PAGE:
Grant Fox, writing in the Sunday Star Times, insists that Auckland rugby should not be confused with what the Blues have offered in the Vodacom Super 14. Auckland and the Blues, says Fox, are not the same thing.
If I have one more person say to me “What’s wrong with Auckland rugby?” I’m going to scream.
Let me give it to you straight: THERE IS NOTHING WRONG WITH AUCKLAND RUGBY. Sorry to shout but I am at my wits end.
Auckland has won three of the last four NPC titles. From where I’m looking I’m not seeing too much wrong at all. But ask me what’s wrong with Blues rugby and that’s an entirely different proposition.
Auckland and the Blues are not the same team. They are different teams and different brands.
Well, think Canterbury and the Crusaders. You can mount a stronger and more credible argument around “what is wrong with Canterbury rugby?” than you can about Auckland. Crusaders rugby has been magnificent. Canterbury rugby, less so. Canterbury’s recent and historical NPC record pales alongside Auckland’s.
So, with that off my chest, back to the topic: what is going on with Blues rugby? I’m going to stick my neck out and suggest there are two major problems. The most obvious is the current playing style. The second is the strategic direction being taken by the franchise.
Let’s deal with the former first. On current showings, it’s unlikely the Blues will make the play-offs. They almost certainly won’t if they persevere with a game plan that appears conservative and limited. Put bluntly, the Blues aren’t playing much rugby.
We all know that it starts up front with set piece stability so you can launch attacking plays from there. We’re not seeing that stability at either scrum or lineout. When the Blues secure lineout ball they almost exclusively drive it. The Crusaders drive lineouts too, but are more likely to go wide off that ball and leave it to the backs to secure possession at the next phase. The Blues instead, almost every time, launch an inside channel raid off that lineout drive.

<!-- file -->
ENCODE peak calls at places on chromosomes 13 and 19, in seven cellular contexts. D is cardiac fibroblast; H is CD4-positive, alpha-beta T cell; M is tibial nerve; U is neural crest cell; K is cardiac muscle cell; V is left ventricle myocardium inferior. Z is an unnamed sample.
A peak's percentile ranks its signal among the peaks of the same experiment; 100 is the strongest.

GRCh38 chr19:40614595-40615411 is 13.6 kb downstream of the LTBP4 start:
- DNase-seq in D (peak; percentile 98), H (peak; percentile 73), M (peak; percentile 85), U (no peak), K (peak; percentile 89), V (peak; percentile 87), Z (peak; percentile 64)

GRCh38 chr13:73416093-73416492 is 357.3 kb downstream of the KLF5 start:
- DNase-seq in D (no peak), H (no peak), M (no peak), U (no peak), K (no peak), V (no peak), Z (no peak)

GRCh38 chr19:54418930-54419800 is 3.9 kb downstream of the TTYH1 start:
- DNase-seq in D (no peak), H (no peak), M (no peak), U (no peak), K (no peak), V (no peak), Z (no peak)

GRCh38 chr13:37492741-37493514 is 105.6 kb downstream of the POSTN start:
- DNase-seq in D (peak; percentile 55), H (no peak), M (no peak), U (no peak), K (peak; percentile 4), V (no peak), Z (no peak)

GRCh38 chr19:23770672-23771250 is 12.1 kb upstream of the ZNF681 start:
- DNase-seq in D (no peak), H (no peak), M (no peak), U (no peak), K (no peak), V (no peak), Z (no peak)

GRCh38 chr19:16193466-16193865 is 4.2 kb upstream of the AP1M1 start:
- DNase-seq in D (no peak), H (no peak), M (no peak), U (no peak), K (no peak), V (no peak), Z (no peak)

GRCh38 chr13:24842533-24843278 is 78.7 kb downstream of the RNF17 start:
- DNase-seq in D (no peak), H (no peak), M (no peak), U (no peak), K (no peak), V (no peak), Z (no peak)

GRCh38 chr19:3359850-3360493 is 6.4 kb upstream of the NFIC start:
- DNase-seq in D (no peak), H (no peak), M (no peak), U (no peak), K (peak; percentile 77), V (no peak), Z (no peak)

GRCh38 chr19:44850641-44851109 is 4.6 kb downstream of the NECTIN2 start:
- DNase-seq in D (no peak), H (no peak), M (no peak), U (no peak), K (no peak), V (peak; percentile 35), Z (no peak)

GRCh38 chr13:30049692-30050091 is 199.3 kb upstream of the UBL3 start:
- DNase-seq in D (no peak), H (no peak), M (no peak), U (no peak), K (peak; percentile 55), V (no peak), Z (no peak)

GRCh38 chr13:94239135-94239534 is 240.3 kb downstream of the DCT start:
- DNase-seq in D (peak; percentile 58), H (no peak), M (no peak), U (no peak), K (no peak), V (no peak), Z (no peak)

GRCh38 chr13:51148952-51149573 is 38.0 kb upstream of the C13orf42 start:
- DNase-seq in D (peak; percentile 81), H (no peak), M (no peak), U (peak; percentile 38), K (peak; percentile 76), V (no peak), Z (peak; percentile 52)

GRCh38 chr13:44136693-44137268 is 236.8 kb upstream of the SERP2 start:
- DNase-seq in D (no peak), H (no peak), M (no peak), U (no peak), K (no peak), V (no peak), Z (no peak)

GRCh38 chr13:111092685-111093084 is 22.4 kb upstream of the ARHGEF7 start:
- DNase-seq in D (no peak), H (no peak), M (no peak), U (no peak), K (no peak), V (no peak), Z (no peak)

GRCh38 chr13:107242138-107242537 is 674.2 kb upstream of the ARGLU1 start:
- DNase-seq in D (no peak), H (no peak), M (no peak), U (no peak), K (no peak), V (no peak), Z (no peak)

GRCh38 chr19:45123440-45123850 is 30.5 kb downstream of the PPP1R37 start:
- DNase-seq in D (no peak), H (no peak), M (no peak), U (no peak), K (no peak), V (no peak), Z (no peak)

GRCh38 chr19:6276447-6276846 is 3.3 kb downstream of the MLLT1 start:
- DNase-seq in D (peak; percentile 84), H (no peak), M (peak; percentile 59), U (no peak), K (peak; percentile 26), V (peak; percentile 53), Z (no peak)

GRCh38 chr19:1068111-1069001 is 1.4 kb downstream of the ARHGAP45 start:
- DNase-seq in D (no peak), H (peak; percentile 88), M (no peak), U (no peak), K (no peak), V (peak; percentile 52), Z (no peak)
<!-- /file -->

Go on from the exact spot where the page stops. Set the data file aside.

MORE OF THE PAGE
This is a limited ploy as you’re asking your forwards to quickly extricate themselves from one drive and make it to the next phase in a concerted and possession- protective way.
The problem when you constantly attack down inside channels is you run into gentlemen like Jerry Collins and Chris Masoe who not only hit hard but are on their feet and immediately contesting for the ball. While there is plenty of variation in the Blues’ lineout, there is little numbers variation, meaning short lineouts which are a great platform to attack from. The lineout driving issue and lack of set piece stability compromises the Blues’ attack options. The problem is then exacerbated by backs who are too lateral in their running lines and are therefore failing in what are either poorly designed or poorly executed attacks. Inside defenders are not being committed and the drift defence is easily containing the attackers.
It gets worse when forwards are stationed in the backline with the purpose of creating continuous phase play, a standard tactic in modern rugby. Those Blues forwards are running back into heavy defensive traffic, again putting possession at risk.
Where is the “roll-ball” play with a second wave of attackers behind dummy runners? The No. 8- 9-10 axis is getting a lot of criticism but I’m not sure it’s all deserved. Tasesa Lavea is not a player to naturally kick away possession. He must be operating under instructions. That brings us to coaching. I am on the outside looking in and having coached, I am reluctant to criticise.
The game plan may well have more scope than I’m seeing but the players aren’t implementing or executing it effectively. If so, the coaches must address that quickly.
To the second point, the wider problem with the Blues. We’re trying to knit three first division unions together and a lot of good people are working very hard to create a new culture and identity that is clearly independent of each of those unions.
It’s admirable but it’s not going to work. Sometimes you need to learn from history. Every time the Blues won a Super 12 title it was preceded by an Auckland NPC win.
Graham Henry was involved in a coaching capacity for all three. The playing style and culture was predominantly the same as the NPC environment and the bulk of players were from Auckland.
What I see is an obsession with taking a group of Auckland NPC players and a handful of Northland and North Harbour guys and trying to enforce upon them a new game plan, identity and culture. Why not use a best practice model?
Maybe instead of trying to convert everybody, they should be starting with the proven Auckland ethos and adapt the others. And, by the way, I am still advocating using the best players irrespective of which union they come from.
The Chiefs have Waikato NPC coach Warren Gatland as their technical adviser to ensure continuity between teams and competitions. The Auckland NPC set-up has no link to the current Blues coaching staff.
There’s a lesson there.